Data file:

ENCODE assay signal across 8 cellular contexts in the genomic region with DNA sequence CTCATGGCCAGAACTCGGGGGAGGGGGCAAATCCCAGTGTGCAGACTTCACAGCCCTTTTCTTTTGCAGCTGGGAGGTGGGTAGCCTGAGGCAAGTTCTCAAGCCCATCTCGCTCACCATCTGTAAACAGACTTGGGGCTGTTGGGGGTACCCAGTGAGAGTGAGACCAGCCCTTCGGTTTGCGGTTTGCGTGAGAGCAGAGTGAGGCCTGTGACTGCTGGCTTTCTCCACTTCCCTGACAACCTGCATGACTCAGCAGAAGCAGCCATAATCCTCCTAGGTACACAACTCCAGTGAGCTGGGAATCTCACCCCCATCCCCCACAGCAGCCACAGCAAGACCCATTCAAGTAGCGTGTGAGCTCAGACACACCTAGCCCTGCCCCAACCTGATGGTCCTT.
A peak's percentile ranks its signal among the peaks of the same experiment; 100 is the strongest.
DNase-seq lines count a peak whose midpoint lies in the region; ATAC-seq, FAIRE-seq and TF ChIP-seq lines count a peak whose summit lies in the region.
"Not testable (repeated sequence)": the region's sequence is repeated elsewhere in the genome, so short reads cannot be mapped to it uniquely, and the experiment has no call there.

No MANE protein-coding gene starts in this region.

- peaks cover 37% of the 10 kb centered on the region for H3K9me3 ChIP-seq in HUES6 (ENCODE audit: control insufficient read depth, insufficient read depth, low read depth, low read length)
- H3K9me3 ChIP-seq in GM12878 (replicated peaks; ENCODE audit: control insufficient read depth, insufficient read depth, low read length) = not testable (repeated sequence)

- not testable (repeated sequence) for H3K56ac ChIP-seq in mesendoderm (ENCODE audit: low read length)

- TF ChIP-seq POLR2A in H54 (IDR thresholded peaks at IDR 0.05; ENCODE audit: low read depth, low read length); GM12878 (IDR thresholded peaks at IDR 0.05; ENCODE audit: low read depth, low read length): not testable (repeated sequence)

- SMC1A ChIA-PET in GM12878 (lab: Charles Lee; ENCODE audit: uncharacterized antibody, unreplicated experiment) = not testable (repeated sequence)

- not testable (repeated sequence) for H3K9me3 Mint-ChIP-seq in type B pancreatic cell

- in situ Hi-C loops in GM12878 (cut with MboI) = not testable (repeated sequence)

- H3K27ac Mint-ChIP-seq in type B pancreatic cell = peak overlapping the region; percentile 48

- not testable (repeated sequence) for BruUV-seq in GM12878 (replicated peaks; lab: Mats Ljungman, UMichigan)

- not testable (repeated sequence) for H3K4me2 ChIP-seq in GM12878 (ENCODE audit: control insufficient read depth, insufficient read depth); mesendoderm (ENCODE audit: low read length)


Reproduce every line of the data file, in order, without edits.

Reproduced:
ENCODE assay signal across 8 cellular contexts in the genomic region with DNA sequence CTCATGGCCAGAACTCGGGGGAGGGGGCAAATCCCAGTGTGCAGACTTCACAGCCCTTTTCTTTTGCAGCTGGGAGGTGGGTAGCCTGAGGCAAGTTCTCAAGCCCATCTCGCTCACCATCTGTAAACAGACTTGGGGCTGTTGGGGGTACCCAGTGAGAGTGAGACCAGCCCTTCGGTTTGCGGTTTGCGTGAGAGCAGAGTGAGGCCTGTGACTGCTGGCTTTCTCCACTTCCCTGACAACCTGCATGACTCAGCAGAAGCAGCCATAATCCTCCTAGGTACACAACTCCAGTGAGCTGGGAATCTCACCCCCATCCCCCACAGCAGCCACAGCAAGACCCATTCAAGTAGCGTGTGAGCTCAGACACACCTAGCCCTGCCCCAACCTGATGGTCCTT.
A peak's percentile ranks its signal among the peaks of the same experiment; 100 is the strongest.
DNase-seq lines count a peak whose midpoint lies in the region; ATAC-seq, FAIRE-seq and TF ChIP-seq lines count a peak whose summit lies in the region.
"Not testable (repeated sequence)": the region's sequence is repeated elsewhere in the genome, so short reads cannot be mapped to it uniquely, and the experiment has no call there.

No MANE protein-coding gene starts in this region.

- peaks cover 37% of the 10 kb centered on the region for H3K9me3 ChIP-seq in HUES6 (ENCODE audit: control insufficient read depth, insufficient read depth, low read depth, low read length)
- H3K9me3 ChIP-seq in GM12878 (replicated peaks; ENCODE audit: control insufficient read depth, insufficient read depth, low read length) = not testable (repeated sequence)

- not testable (repeated sequence) for H3K56ac ChIP-seq in mesendoderm (ENCODE audit: low read length)

- TF ChIP-seq POLR2A in H54 (IDR thresholded peaks at IDR 0.05; ENCODE audit: low read depth, low read length); GM12878 (IDR thresholded peaks at IDR 0.05; ENCODE audit: low read depth, low read length): not testable (repeated sequence)

- SMC1A ChIA-PET in GM12878 (lab: Charles Lee; ENCODE audit: uncharacterized antibody, unreplicated experiment) = not testable (repeated sequence)

- not testable (repeated sequence) for H3K9me3 Mint-ChIP-seq in type B pancreatic cell

- in situ Hi-C loops in GM12878 (cut with MboI) = not testable (repeated sequence)

- H3K27ac Mint-ChIP-seq in type B pancreatic cell = peak overlapping the region; percentile 48

- not testable (repeated sequence) for BruUV-seq in GM12878 (replicated peaks; lab: Mats Ljungman, UMichigan)

- not testable (repeated sequence) for H3K4me2 ChIP-seq in GM12878 (ENCODE audit: control insufficient read depth, insufficient read depth); mesendoderm (ENCODE audit: low read length)